Search Images Maps Play YouTube News Gmail Drive More »
Sign in
Screen reader users: click this link for accessible mode. Accessible mode has the same essential features but works better with your reader.


  1. Advanced Patent Search
Publication numberUS6461380 B1
Publication typeGrant
Application numberUS 09/124,376
Publication dateOct 8, 2002
Filing dateJul 28, 1998
Priority dateJul 28, 1998
Fee statusPaid
Also published asWO2000006051A1
Publication number09124376, 124376, US 6461380 B1, US 6461380B1, US-B1-6461380, US6461380 B1, US6461380B1
InventorsDaniel L. Cox
Original AssigneeAdvanced Cardiovascular Systems, Inc.
Export CitationBiBTeX, EndNote, RefMan
External Links: USPTO, USPTO Assignment, Espacenet
Stent configuration
US 6461380 B1
A configuration for expandable stents herein a series of circumferentially disposed serpentine elements are linked to one another by bridging members that are connected to the serpentine elements at juncture points located along the straight linking segments between adjoining apexes. The bridging element is shaped such that during expansion of the stent, any longitudinal contraction within the serpentine element is compensated for by the deformation of the bridging member so as to maintain the overall length of the stent substantially constant.
Previous page
Next page
What is claimed is:
1. An expandable stent, comprising:
a series of circumferentially disposed serpentine elements, each such element including a series of U-shaped apexes alternatingly extending proximally and distally relative to a circumferentially extending centerline defined by each said element, successive apexes being joined by a substantially straight linking segment, said serpentine elements being arranged along said stent such that each series of apexes is 180 out of phase relative to the series of apexes of adjacent serpentine elements; and
bridging members interconnecting adjacent serpentine elements, each bridging member including a pair of curvilinear leg portions joined together at their respective first ends by a U-shaped curved portion, the leg portions being symmetrically arranged relative to said U-shaped curved portion prior to expansion and the leg portions also having second ends, each second end joined to a different adjacent serpentine element at a juncture point located along said linking segment and offset from said centerline.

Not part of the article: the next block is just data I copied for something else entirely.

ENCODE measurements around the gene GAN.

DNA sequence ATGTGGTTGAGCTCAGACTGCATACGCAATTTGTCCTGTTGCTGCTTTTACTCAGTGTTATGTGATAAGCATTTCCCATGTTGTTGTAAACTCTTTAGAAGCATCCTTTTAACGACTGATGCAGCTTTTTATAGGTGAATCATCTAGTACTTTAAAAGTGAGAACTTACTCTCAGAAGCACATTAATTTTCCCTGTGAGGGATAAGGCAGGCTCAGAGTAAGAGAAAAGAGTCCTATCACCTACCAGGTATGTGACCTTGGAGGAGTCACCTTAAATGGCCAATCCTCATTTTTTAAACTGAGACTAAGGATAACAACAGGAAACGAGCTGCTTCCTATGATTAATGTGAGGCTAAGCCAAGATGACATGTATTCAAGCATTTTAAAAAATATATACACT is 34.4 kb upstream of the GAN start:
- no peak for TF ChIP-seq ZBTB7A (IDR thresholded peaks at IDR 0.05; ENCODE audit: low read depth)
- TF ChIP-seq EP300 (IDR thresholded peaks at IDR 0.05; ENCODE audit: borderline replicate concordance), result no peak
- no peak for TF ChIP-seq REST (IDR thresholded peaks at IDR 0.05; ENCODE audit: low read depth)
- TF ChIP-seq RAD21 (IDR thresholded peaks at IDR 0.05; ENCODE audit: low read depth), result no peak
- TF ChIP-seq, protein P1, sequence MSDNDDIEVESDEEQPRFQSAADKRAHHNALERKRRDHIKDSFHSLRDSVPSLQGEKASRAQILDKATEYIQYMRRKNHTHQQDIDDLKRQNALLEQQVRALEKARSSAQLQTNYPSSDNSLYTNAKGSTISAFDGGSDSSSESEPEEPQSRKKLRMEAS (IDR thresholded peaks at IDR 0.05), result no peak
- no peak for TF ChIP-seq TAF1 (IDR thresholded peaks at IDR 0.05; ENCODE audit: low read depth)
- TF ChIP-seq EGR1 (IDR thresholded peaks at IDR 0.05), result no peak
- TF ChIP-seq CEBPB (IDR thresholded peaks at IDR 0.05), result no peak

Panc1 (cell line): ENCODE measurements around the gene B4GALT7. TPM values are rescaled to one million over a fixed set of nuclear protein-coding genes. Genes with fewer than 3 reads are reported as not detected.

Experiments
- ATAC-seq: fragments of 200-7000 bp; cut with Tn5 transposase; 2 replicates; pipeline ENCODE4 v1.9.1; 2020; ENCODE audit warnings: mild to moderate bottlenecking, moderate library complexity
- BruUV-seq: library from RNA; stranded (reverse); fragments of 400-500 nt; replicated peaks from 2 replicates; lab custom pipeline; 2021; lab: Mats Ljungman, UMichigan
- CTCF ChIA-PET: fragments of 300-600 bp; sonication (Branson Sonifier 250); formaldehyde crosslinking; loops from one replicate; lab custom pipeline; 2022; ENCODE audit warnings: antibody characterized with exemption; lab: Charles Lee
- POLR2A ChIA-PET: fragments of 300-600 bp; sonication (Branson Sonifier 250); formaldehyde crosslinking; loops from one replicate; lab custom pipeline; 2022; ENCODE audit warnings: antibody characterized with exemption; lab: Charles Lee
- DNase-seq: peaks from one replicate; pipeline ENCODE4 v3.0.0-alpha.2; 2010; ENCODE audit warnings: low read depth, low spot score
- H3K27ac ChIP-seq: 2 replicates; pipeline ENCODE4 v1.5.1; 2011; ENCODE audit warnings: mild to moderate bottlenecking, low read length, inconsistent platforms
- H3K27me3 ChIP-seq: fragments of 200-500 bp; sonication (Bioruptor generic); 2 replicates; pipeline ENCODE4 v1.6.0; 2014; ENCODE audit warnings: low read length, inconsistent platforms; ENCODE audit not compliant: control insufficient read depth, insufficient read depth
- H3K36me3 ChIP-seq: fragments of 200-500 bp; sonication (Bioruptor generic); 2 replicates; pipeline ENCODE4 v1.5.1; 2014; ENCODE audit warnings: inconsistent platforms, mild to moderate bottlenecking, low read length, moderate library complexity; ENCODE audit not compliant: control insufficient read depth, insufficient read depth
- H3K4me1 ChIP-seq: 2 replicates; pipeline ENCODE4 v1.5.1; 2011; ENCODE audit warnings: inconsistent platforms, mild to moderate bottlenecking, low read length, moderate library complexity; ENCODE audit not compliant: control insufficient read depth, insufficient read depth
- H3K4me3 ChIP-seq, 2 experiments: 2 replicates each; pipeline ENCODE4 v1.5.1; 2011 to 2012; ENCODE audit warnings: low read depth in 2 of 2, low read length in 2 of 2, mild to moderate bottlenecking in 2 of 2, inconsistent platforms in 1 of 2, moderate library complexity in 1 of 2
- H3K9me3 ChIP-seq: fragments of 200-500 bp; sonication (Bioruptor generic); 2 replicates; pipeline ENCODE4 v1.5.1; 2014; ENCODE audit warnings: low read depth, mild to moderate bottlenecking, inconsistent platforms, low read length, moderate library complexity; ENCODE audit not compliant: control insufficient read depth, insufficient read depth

2. The stent of claim 1, wherein said bridging members are shaped to deform in such a way so as to compensate for any change in distance between juncture points interconnected by such bridging members that results from an expansion of the stent in order to maintain the overall length of the stent substantially constant.
3. The stent of claim 1, wherein the juncture points of each bridging members are located between the centerlines of the two serpentine elements interconnected by such bridging member.
4. The stent of claim 3, wherein said bridging member is shaped to increase in overall length during expansion of said stent in order to compensate for the increased separation of the juncture points.
5. The stent of claim 4, wherein said bridging member includes a U-shape.
6. The stent of claim 1, wherein said bridging elements interconnect all of said adjacent serpentine elements.

The present invention generally relates to intravascular stents and more particularly pertains to improvements thereto that provide for enhanced longitudinal flexibility, increased longitudinal stability upon radial expansion and high strength.

Stents or expandable grafts are implanted in a variety of body lumens in an effort to maintain their patency. These devices are typically intraluminally implanted by use of a catheter which is inserted at an easily accessible location and then advanced to the deployment site. The stent is initially in a radially compressed or collapsed state to enable it to be maneuvered through the lumen. Once in position, the stent is deployed which, depending upon is configuration, is achieved either automatically or actively by for example, the inflation of a balloon about which the stent is carried on the catheter.

As stents are normally employed to hold open an otherwise blocked, constricted or occluded lumen, a stent must exhibit sufficient radial or hoop strength in its expanded state to effectively counter the anticipated forces. Not only is it advantageous to distribute such loads over as much of the stent as possible but it also is most beneficial to distribute the load over as much lumen wall as possible. As a consequence, it is desirable to maximize the coverage area of the stent in its expanded state. It is, however,. simultaneously necessary for the stent to be as small and compact as possible in its collapsed state in order to facilitate its advancement through the lumen. As a result, it is most advantageous for a stent to have as large an expansion ratio as possible.

An additional consideration is the longitudinal flexibility of the device. Such characteristic is important not only in maneuvering the stent into position, which may require the traversal of substantial convolutions of the vasculature, but also to better conform to any curvature of the vasculature at the deployment site. At the same time it is, however, necessary for the stent to nonetheless exhibit sufficient radial strength to provide the necessary support for the lumen walls upon deployment.

Another problem inherent in many prior art stent configurations is the longitudinal contraction that such structures typically undergo as they are radially expanded. This not only reduces the effective length of the stent in its deployed state but may cause abrasion trauma to be inflicted on the vessel walls during expansion.